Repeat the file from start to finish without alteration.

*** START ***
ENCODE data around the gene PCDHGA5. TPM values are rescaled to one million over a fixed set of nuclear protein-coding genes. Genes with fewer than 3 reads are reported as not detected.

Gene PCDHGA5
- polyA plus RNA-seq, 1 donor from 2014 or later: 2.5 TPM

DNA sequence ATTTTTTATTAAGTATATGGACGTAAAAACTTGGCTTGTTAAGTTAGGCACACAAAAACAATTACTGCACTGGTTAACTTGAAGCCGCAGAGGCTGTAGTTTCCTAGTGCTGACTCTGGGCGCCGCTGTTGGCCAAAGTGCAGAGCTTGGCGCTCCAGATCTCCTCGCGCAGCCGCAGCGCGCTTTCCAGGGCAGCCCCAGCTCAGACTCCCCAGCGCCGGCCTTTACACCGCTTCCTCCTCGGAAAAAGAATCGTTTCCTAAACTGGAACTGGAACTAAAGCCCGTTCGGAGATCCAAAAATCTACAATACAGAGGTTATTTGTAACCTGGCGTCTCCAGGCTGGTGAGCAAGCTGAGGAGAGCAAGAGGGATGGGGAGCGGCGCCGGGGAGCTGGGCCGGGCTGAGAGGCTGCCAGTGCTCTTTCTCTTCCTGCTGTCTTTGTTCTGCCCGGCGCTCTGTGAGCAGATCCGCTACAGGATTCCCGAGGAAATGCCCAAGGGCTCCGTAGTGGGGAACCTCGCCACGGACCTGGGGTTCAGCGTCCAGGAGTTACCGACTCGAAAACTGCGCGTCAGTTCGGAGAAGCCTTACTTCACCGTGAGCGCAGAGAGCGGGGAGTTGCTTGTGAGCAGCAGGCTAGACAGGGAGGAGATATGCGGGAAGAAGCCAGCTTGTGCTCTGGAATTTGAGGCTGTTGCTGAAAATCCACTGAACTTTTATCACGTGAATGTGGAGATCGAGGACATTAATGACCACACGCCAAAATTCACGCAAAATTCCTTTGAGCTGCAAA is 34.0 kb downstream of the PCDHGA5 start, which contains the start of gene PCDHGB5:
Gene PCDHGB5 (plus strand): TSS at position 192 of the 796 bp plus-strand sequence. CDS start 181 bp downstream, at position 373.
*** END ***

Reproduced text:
ENCODE data around the gene PCDHGA5. TPM values are rescaled to one million over a fixed set of nuclear protein-coding genes. Genes with fewer than 3 reads are reported as not detected.

Gene PCDHGA5
- polyA plus RNA-seq, 1 donor from 2014 or later: 2.5 TPM

DNA sequence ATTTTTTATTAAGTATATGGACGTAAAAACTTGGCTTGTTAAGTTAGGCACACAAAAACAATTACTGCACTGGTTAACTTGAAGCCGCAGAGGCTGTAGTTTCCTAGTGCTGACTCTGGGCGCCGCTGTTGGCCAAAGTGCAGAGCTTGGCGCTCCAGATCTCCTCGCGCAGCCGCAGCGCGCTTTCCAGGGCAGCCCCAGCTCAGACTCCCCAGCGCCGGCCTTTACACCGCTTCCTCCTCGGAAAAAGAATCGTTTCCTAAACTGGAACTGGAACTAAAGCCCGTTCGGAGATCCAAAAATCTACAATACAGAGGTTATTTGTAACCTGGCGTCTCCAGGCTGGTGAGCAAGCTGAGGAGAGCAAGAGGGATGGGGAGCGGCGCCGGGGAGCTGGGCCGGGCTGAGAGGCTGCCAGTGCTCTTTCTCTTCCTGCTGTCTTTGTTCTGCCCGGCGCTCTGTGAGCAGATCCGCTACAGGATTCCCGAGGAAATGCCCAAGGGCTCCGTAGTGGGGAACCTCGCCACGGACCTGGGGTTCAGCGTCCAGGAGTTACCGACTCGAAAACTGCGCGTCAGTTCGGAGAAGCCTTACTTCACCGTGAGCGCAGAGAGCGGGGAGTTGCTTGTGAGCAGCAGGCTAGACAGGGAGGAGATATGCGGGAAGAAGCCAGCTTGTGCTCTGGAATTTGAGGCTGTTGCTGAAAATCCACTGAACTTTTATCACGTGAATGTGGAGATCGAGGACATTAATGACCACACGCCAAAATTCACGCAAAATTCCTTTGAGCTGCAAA is 34.0 kb downstream of the PCDHGA5 start, which contains the start of gene PCDHGB5:
Gene PCDHGB5 (plus strand): TSS at position 192 of the 796 bp plus-strand sequence. CDS start 181 bp downstream, at position 373.